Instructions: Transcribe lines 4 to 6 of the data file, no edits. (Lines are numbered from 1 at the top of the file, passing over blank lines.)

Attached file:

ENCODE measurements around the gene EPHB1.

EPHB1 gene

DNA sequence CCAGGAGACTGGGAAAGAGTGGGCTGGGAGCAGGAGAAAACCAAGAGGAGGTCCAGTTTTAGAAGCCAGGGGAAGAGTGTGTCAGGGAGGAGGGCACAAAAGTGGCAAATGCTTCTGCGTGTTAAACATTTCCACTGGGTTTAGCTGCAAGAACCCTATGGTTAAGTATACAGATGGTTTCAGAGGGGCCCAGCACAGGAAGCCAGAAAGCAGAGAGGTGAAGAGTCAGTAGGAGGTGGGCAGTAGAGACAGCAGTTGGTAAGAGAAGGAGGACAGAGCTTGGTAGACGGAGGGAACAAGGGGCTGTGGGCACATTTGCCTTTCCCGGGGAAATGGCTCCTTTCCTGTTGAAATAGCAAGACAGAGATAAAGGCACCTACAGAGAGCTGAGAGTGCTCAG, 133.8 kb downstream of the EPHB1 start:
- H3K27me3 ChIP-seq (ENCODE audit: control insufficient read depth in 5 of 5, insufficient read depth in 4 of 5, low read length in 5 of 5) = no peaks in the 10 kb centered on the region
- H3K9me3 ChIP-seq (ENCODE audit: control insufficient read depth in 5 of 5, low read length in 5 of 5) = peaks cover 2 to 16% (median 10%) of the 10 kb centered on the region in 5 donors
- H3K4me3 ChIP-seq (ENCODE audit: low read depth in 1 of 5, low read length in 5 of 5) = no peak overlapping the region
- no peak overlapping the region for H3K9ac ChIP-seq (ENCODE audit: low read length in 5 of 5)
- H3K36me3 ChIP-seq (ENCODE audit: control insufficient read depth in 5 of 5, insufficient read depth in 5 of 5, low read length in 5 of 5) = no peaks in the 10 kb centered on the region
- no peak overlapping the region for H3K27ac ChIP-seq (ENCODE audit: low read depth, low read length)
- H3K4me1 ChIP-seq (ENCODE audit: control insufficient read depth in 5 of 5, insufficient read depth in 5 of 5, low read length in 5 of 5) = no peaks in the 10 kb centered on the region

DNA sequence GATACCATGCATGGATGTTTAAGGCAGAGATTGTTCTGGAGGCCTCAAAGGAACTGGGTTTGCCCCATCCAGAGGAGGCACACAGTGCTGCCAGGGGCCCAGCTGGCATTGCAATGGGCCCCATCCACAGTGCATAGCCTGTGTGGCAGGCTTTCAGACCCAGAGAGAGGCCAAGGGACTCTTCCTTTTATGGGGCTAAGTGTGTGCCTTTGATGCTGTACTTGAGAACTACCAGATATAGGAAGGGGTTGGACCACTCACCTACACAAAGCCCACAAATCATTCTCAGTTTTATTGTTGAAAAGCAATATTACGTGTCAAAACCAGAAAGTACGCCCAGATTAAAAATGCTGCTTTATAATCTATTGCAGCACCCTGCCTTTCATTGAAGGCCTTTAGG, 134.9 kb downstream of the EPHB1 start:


- H3K27me3 ChIP-seq (ENCODE audit: control insufficient read depth in 5 of 5, insufficient read depth in 4 of 5, low read length in 5 of 5) = no peaks in the 10 kb centered on the region
- H3K9me3 ChIP-seq (ENCODE audit: control insufficient read depth in 5 of 5, low read length in 5 of 5) = peaks cover 2 to 16% (median 10%) of the 10 kb centered on the region in 5 donors
- H3K4me3 ChIP-seq (ENCODE audit: low read depth in 1 of 5, low read length in 5 of 5) = no peak overlapping the region